Assay come, assay go: Corporate takeover leads to retraction of device analysis
A group of hematology researchers in Canada lost a publication to the merger of two medical device makers, after the acquiring company apparently decided not to pursue marketing the product in question.
An April 23 retraction notice in the International Journal of Laboratory Hematology about the article, “Enhanced flagging and improved clinical sensitivity on the new DxH 300TM Coulter® cellular analysis system,” originally published in February, tells the tale:
The following article from the International Journal of Laboratory Hematology, published online in Wiley Online Library (http://onlinelibrary.wiley.com/doi/10.1111/j.1751-553X.2012.01411.x/abstract) on 23 February 2012 has been retracted by agreement between the authors, the Journal’s Editors, Dr Steve Kitchen and Dr Szu-Hee Lee, and Blackwell Publishing Ltd, based on the determination that the instrument listed in the paper had not been commercially released at the time of publication.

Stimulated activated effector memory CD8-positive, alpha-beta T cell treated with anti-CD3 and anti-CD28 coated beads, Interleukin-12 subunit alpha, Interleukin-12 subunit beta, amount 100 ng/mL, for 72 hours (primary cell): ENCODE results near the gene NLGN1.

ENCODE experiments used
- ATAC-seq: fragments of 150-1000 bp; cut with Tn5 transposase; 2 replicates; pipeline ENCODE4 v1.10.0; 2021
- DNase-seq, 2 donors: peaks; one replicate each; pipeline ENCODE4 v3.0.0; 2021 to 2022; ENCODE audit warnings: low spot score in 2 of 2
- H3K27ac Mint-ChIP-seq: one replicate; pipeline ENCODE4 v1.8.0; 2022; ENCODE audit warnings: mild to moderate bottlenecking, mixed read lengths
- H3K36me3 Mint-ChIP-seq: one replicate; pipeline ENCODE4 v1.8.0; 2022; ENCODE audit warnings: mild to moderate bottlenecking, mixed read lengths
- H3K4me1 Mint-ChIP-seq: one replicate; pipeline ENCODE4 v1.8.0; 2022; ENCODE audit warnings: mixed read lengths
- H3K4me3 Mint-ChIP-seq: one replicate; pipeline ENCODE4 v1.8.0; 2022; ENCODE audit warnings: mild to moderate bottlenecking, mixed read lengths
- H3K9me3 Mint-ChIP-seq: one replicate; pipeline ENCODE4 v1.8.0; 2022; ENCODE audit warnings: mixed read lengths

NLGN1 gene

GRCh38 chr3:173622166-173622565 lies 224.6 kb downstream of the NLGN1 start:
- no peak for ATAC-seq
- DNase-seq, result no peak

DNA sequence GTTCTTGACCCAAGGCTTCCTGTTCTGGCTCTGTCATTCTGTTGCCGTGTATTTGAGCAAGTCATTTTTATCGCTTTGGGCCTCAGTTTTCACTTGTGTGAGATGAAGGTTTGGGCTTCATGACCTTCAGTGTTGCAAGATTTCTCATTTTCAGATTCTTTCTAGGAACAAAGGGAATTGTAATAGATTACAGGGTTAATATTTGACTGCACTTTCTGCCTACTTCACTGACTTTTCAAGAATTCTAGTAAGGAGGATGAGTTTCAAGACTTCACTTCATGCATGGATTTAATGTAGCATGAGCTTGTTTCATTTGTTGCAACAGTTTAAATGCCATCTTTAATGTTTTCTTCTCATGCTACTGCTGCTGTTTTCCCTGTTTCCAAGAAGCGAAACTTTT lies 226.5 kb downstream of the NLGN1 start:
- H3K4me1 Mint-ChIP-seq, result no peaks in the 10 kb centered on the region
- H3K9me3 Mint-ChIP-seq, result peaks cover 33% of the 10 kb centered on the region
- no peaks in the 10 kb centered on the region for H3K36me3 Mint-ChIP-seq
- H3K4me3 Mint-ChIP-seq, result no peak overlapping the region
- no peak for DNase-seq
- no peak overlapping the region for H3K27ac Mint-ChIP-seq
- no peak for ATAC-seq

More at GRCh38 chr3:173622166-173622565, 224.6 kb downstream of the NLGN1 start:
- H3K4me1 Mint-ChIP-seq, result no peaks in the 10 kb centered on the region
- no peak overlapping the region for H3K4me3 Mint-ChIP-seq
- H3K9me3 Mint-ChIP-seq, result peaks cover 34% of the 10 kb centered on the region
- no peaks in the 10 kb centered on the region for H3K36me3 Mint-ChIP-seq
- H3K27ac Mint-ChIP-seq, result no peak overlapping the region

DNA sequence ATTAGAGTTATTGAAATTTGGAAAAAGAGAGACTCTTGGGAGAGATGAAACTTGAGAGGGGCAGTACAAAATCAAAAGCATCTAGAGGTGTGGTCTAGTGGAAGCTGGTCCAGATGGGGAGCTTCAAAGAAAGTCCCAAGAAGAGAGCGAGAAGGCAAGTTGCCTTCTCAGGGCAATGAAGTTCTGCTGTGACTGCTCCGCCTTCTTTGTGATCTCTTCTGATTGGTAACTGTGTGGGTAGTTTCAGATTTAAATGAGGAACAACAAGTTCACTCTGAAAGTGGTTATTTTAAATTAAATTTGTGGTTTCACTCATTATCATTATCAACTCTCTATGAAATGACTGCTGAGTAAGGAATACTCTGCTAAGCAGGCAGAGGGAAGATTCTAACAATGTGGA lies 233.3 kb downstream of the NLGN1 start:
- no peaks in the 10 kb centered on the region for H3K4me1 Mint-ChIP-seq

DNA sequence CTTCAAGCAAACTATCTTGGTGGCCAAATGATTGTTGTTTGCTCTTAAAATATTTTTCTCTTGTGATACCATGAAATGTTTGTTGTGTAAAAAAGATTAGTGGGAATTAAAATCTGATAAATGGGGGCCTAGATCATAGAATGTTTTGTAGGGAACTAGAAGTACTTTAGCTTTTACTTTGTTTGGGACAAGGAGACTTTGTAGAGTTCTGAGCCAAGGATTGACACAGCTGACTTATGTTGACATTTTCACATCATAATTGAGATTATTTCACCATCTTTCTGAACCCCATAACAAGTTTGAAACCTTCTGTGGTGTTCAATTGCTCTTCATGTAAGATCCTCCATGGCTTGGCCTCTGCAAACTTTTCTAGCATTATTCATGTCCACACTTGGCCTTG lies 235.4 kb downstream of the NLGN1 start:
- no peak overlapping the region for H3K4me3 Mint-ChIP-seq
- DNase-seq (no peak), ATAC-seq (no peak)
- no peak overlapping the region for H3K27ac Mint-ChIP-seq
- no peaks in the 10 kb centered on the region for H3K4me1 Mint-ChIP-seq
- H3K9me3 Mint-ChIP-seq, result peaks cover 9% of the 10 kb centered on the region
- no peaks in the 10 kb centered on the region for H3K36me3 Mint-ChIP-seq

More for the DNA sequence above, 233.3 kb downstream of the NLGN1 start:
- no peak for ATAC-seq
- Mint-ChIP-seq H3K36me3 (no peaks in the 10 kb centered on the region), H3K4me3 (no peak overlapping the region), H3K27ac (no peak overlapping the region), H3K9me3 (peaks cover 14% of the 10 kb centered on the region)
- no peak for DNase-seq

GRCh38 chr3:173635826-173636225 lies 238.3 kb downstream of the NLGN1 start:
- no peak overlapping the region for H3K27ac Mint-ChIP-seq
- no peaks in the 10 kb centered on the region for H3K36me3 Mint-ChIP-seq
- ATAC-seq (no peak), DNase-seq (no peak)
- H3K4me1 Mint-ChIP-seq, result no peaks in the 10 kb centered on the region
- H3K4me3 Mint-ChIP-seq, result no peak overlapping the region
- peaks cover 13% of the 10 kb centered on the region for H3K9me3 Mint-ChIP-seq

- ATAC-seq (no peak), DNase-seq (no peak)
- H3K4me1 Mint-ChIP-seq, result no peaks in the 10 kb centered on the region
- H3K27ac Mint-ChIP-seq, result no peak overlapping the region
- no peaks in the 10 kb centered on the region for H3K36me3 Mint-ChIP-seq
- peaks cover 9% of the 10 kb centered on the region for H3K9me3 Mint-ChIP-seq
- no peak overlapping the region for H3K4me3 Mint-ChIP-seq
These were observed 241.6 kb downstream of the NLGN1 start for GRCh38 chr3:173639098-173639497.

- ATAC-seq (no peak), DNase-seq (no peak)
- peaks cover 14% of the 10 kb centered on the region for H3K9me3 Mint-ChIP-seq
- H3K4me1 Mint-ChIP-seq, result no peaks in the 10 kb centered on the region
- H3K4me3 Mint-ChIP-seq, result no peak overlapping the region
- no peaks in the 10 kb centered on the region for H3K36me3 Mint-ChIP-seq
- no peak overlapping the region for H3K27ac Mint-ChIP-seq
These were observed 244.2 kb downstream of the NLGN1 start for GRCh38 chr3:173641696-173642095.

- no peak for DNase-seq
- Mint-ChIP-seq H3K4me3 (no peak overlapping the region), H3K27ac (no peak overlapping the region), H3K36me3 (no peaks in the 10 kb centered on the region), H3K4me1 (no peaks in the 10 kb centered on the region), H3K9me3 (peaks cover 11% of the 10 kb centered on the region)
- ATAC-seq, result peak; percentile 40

We reached Mike Keeney, the senior author on the paper, who told us that his group had agreed to conduct the analysis for Beckman Coulter when that company stood alone. But BC was bought by Danaher Corporation last year, and the new firm evidently decided not to market the DxH 300.
Danaher contacted the researchers and asked them to request a retraction, said Keeney, and they agreed.
Co-author Ben Hedley said the article had already gone live on the publisher’s website when the request came in:
The paper had been accepted for publication, the proofs sent back and the publisher … had the paper in their Early View Online very quickly and that is when we were contacted by the company about the delay in releasing the instrument. Hence the retraction notice that was printed in the journal, it is a shame as this is a good instrument.
Although Keeney acknowledged that the situation is unusual, he said the article ceased to be worth reading:
There was no data in it that on its own had value in it. There was no going to be no product; it was going to be a pointless paper.
Hat tip: Clare Francis